Corticospinal tract integrity and motor function following neonatal stroke: a case study
1 Evelina Children’s Hospital, Guys’ & St Thomas’ Hospital NHS Trust, London, UK
2 Murdoch Children’s Research Institute, Melbourne, Australia
3 Department of Paediatrics, University of Melbourne, Melbourne, Australia
4 School of Psychology, University of Birmingham, Edgbaston, UK
5 Brain Research Institute, Florey Neuroscience Institutes (Austin), Melbourne, Australia
6 Department of Medicine, Austin Health and Northern Health, University of Melbourne, Melbourne, Victoria, Australia
7 Department of Neonatal Medicine, The Royal Children’s Hospital, Flemington Road, Parkville, Victoria, 3052, Australia
BMC Neurology 2012, 12:53 doi:10.1186/1471-2377-12-53Published: 9 July 2012
New MRI techniques enable visualisation of corticospinal tracts and cortical motor activity. The objective of this case study was to describe the magnetic resonance evidence of corticospinal pathway reorganisation following neonatal stroke.
An 11 year old boy with a neonatal right middle cerebral artery territory ischaemic stroke was studied. Functional MRI was undertaken with a whole hand squeezing task, comparing areas of cortical activation between hands. White matter tracts, seeded from the area of peak activation in the cortex, were visualised using a diffusion weighted imaging probabilistic tractography method. Standardised evaluations of unilateral and bilateral motor function were undertaken. Clinically, the child presented with a left hemiparesis. Functional MRI demonstrated that movement of the hemiparetic hand resulted in activation in the ipsi-lesional (right) hemisphere only. Diffusion tractography revealed pathways in the right (lesioned) hemisphere tracked perilesionally to the cortical area identified by functional MRI.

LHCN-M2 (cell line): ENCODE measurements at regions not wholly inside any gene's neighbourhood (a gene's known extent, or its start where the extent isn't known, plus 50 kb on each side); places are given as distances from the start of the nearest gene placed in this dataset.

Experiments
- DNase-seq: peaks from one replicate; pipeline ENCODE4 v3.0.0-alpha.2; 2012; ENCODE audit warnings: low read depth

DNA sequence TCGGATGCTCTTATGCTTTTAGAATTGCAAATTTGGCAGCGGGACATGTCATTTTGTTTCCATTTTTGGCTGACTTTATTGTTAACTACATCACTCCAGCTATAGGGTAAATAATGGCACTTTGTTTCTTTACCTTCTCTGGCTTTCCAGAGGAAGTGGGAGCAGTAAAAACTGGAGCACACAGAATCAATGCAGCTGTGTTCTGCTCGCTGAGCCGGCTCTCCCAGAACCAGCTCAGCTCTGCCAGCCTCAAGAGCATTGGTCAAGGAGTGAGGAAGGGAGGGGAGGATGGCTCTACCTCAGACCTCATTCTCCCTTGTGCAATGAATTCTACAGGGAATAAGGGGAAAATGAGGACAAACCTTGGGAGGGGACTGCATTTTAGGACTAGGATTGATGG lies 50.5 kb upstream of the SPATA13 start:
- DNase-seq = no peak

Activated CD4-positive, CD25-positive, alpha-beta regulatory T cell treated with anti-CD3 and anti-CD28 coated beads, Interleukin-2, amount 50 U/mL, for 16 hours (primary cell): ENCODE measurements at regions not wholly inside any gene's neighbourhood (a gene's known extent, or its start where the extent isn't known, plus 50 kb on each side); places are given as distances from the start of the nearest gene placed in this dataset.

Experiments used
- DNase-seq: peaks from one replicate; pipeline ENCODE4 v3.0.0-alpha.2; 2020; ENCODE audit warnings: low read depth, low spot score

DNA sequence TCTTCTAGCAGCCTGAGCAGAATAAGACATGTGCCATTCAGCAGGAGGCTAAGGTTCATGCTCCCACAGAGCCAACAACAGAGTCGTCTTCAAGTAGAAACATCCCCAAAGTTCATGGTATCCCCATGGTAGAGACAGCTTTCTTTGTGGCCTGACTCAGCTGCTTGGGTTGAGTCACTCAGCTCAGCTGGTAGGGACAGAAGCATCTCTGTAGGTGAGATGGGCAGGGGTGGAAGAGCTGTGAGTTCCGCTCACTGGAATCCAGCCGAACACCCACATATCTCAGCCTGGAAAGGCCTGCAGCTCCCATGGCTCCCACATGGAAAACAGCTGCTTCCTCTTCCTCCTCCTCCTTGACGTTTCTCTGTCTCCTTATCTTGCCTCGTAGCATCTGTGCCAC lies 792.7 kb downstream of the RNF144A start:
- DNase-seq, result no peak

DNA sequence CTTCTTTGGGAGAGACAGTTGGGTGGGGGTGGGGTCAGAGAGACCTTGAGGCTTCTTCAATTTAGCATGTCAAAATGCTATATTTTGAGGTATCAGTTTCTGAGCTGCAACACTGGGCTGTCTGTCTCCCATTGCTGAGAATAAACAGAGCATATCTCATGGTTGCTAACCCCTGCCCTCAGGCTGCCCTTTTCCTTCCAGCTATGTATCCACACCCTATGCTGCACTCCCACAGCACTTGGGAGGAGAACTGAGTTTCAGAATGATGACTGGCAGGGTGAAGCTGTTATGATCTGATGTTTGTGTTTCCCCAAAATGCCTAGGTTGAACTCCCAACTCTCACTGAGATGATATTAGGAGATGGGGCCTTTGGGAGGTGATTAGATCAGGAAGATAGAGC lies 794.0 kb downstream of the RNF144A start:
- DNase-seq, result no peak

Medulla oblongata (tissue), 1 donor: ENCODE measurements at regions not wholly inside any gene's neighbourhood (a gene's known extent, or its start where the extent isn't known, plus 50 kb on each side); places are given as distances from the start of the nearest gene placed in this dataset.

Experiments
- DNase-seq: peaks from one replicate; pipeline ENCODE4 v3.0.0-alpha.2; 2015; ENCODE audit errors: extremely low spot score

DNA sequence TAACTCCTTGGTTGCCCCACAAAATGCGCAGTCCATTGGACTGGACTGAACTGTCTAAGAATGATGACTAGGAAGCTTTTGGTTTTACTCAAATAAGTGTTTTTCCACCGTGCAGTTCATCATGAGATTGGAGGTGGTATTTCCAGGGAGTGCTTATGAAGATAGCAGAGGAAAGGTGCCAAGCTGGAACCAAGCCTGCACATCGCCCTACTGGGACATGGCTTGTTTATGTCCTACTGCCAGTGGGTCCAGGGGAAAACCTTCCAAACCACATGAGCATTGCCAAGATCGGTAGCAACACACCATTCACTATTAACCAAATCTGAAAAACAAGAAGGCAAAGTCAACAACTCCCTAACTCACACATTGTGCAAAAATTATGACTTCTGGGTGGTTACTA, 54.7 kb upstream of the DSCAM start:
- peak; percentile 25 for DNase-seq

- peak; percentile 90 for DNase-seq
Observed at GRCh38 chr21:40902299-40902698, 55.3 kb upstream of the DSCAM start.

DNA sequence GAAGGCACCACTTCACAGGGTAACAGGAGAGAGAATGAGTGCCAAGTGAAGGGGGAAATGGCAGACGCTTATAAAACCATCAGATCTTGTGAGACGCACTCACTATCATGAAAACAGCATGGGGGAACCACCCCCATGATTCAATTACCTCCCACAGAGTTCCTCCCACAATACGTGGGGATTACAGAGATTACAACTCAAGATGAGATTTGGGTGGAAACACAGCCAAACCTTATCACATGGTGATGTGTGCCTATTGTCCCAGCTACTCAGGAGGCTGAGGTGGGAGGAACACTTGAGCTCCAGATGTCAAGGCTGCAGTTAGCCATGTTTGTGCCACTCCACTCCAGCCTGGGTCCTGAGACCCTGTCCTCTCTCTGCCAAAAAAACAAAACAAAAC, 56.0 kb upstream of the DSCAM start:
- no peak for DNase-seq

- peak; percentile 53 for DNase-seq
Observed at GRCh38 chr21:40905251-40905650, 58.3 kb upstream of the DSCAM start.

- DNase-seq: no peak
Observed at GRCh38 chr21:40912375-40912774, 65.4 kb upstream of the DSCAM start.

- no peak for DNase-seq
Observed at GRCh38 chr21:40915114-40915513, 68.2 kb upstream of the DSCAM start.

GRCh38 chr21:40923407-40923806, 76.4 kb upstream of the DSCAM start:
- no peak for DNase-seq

Our case demonstrates that neonatal stroke is associated with maintenance of organization of corticospinal pathways sufficient to maintain some degree of hand function in the affected hemisphere. Functional MRI and diffusion weighted imaging tractography may inform our understanding of recovery, organisation and reorganisation and have the potential to monitor responses to intervention following neonatal stroke.